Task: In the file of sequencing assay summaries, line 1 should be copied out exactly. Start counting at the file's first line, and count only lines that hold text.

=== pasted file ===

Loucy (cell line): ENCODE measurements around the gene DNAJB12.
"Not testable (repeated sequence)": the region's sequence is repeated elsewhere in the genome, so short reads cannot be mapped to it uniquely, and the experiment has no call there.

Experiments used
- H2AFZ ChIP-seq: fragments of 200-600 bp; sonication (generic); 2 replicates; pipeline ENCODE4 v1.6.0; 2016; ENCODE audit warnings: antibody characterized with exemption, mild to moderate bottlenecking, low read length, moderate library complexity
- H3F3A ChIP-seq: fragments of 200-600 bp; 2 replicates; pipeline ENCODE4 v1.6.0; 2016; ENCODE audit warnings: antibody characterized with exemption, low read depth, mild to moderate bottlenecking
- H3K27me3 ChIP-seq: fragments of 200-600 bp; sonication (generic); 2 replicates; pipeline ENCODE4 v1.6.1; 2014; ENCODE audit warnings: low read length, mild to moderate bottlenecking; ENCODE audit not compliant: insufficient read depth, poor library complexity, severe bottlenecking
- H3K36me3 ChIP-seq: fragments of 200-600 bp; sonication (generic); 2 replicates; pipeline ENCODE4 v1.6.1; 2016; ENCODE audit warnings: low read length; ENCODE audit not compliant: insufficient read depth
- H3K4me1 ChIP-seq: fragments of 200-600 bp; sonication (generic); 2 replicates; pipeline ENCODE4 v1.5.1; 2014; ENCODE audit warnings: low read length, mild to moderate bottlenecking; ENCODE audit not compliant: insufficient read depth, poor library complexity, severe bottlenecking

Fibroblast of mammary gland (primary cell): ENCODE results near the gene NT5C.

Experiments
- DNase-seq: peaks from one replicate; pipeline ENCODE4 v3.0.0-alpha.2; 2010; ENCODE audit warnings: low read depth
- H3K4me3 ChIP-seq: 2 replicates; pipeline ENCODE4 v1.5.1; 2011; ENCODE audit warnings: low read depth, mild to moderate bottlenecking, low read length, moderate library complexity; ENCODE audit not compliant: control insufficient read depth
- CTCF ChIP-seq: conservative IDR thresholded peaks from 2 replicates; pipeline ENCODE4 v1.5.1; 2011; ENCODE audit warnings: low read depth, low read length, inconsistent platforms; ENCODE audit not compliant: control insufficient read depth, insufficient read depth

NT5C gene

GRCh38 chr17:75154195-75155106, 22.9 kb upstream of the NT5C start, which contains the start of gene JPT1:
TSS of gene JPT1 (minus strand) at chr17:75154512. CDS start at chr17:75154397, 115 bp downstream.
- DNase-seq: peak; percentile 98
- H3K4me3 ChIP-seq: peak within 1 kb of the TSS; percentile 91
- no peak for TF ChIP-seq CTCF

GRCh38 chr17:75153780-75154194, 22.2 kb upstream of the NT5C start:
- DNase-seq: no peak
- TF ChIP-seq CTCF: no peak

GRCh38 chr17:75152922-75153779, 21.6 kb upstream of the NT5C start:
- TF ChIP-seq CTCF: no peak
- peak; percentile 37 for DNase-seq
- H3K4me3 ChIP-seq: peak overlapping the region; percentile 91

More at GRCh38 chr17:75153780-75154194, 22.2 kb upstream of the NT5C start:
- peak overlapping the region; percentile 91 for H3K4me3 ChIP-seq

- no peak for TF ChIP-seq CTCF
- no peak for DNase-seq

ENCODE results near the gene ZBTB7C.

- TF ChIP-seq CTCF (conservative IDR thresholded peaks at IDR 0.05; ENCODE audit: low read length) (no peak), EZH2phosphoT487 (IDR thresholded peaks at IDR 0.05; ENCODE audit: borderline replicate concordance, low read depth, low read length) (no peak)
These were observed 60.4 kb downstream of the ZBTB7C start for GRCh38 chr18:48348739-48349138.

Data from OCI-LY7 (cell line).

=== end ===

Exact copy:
Loucy (cell line): ENCODE measurements around the gene DNAJB12.